April 3, 2014
Watch out, interviewers! Authors might put you in their novels
by Sal Robinson
Interviewing an author can be a perilous process. There’s so much to get right, so much that can go so wrong. But Adam Begley has just given interviewers another reason to lie awake nights: authors might put you in their books. As John Updike did with journalist William Ecenbarger, who interviewed him for the Philadelphia Inquirer in 1983.
In a chapter from his forthcoming biography of Updike, excerpted in New York magazine, Begley recounts the story of that interview—inadvertently thrust upon Updike by his mother, who Ecenbarger happened to run into in Updike’s hometown of Shillington while doing preliminary research. Though Updike was initially brusque (as anyone might be expected to be in such a situation), it ended up going well: the two men drove around Berks County, visiting the hospital where Updike was born, his childhood home, and the farmhouse where he’d spent his adolescence, which turned up in many of his novels and short stories. In the course of the day, Updike opened up, and Ecenbarger was able to file his interview.
But then he got a surprise. As Begley writes:
It was only six weeks after their tour of Berks County that Ecenbarger realized the transaction had been mutually beneficial. The reporter filed one version of the story, and the fiction writer filed another: John Updike’s “One More Interview” appeared in The New Yorker on July 4, 1983; it’s about an unnamed actor who agrees, reluctantly, to drive around his hometown in the company of a journalist (“It would provide, you know … an angle”). Gradually the actor’s resistance (“I can’t stand interviews”) melts away as the trickle of memories swells to a flood. Even as the reporter’s interest wanes (“I think maybe I’ve seen enough. This is only for a sidebar, you know”), the actor finds he can’t let go of this opportunity to revisit his small-town boyhood, to dream of his first love and his vanished, teenage self (“he wanted to cruise forever through this half of town”).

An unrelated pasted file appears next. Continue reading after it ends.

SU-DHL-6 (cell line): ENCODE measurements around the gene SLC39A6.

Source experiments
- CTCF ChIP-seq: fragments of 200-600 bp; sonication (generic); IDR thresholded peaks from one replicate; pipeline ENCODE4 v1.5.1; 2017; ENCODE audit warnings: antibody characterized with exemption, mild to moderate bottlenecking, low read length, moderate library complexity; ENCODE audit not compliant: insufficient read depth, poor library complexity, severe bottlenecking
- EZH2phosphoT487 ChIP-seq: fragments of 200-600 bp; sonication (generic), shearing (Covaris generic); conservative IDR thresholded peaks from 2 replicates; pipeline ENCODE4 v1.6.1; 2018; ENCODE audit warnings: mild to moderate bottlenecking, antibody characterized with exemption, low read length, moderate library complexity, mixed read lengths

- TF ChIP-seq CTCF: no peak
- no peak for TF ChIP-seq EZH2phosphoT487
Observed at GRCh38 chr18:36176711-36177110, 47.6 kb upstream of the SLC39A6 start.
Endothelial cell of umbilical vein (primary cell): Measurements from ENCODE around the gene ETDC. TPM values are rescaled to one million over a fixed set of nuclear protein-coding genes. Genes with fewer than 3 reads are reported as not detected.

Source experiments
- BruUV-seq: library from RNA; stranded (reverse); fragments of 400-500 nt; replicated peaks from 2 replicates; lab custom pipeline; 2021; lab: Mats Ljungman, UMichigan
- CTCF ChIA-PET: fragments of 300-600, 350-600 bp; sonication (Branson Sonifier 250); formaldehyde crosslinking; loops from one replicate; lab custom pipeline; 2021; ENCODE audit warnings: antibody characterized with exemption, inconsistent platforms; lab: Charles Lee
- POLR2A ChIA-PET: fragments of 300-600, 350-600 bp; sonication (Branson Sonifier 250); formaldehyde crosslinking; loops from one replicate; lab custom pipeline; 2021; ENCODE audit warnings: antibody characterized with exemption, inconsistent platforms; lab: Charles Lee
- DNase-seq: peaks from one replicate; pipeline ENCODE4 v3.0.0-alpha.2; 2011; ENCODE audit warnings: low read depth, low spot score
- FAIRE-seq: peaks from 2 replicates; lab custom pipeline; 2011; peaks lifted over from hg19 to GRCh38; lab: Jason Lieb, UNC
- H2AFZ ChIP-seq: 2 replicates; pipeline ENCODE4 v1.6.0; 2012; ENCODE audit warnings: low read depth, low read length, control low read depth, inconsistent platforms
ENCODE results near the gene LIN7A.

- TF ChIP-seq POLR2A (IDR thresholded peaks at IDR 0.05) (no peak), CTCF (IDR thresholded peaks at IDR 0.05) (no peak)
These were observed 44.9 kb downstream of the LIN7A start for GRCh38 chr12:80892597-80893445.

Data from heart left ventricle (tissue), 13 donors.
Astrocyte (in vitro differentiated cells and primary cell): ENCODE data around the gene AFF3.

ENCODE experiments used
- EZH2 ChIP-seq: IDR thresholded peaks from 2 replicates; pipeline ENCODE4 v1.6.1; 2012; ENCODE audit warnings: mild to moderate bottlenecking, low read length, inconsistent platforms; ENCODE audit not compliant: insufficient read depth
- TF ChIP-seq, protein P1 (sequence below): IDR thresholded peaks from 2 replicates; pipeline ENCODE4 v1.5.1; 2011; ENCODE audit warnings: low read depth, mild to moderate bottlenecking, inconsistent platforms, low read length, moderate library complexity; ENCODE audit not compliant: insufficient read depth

Reading his New Yorker, Ecenbarger was astonished to find that he’d become muse to a great American writer. Updike had transcribed—verbatim—their exchanges, beginning with the helpful suggestion that the interviewee drive while the interviewer take notes, and extending to trivial back-and-forth unrelated to the matter at hand…
Updike had been observing Ecenbarger as closely as the journalist had been observing him, down to giving his fictional journalist Ecenbarger’s “exceptionally tight mouth.” Fair game, I guess, and something that might even have been expected from Updike, who regularly and unabashedly used his own family as material.
One wonders if there isn’t even some element of a writerly challenge here, ie “you’re going to write about me, eh? Well, why don’t I write about you at the same time, and see if I can get you better than you get me?” It is, after all, a uniquely tense situation, and can become even more so when both the interviewer and the interviewee are novelists: as Martin Amis put it in his 1987 interview with Updike, “however genial, they are always anxious and exhausting, with the interviewer fielding about 80 per cent of the nerves.”
Or perhaps the only way for Updike to make peace with what he saw as the “intrinsically phony” nature of interviews was to write and rewrite them, to get them out of the air and down on the page– in stories, in novels, even the text of actual interviews. A prime example of this is Charles Thomas Samuels’ 1967 Paris Review interview of Updike, which was partly conducted by correspondence and partly in person. After it was over, Updike went over the transcript
to bring them [the spoken comments] into line with the style of his written answers. The result is a fabricated interview—in its modest way, a work of art, and thus appropriate to a man who believes that only art can track the nuances of experience.
Sal Robinson is an editor at Melville House. She's also the co-founder of the Bridge Series, a reading series focused on translation.